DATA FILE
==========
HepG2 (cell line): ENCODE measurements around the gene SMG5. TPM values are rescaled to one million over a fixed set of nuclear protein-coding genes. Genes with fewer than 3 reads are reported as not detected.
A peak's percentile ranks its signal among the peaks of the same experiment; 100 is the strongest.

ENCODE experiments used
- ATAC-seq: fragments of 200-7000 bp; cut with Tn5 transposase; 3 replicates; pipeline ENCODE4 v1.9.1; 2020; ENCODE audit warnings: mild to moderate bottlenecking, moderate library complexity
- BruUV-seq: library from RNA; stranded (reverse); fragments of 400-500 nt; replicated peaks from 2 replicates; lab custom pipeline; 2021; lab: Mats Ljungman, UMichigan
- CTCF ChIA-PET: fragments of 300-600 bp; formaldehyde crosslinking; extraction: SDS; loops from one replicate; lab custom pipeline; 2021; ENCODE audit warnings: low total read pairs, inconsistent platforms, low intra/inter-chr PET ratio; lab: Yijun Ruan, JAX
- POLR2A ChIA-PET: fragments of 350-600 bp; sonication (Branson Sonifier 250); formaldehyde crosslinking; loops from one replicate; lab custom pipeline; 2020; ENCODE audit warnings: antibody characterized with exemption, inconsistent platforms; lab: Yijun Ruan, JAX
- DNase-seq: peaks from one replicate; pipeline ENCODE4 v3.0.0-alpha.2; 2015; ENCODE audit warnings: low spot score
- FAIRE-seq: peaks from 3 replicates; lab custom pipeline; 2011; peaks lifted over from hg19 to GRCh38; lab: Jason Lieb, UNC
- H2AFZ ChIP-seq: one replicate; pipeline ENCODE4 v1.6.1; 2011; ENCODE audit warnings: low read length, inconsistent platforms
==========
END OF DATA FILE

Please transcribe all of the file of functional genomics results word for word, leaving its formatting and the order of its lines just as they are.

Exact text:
HepG2 (cell line): ENCODE measurements around the gene SMG5. TPM values are rescaled to one million over a fixed set of nuclear protein-coding genes. Genes with fewer than 3 reads are reported as not detected.
A peak's percentile ranks its signal among the peaks of the same experiment; 100 is the strongest.

ENCODE experiments used
- ATAC-seq: fragments of 200-7000 bp; cut with Tn5 transposase; 3 replicates; pipeline ENCODE4 v1.9.1; 2020; ENCODE audit warnings: mild to moderate bottlenecking, moderate library complexity
- BruUV-seq: library from RNA; stranded (reverse); fragments of 400-500 nt; replicated peaks from 2 replicates; lab custom pipeline; 2021; lab: Mats Ljungman, UMichigan
- CTCF ChIA-PET: fragments of 300-600 bp; formaldehyde crosslinking; extraction: SDS; loops from one replicate; lab custom pipeline; 2021; ENCODE audit warnings: low total read pairs, inconsistent platforms, low intra/inter-chr PET ratio; lab: Yijun Ruan, JAX
- POLR2A ChIA-PET: fragments of 350-600 bp; sonication (Branson Sonifier 250); formaldehyde crosslinking; loops from one replicate; lab custom pipeline; 2020; ENCODE audit warnings: antibody characterized with exemption, inconsistent platforms; lab: Yijun Ruan, JAX
- DNase-seq: peaks from one replicate; pipeline ENCODE4 v3.0.0-alpha.2; 2015; ENCODE audit warnings: low spot score
- FAIRE-seq: peaks from 3 replicates; lab custom pipeline; 2011; peaks lifted over from hg19 to GRCh38; lab: Jason Lieb, UNC
- H2AFZ ChIP-seq: one replicate; pipeline ENCODE4 v1.6.1; 2011; ENCODE audit warnings: low read length, inconsistent platforms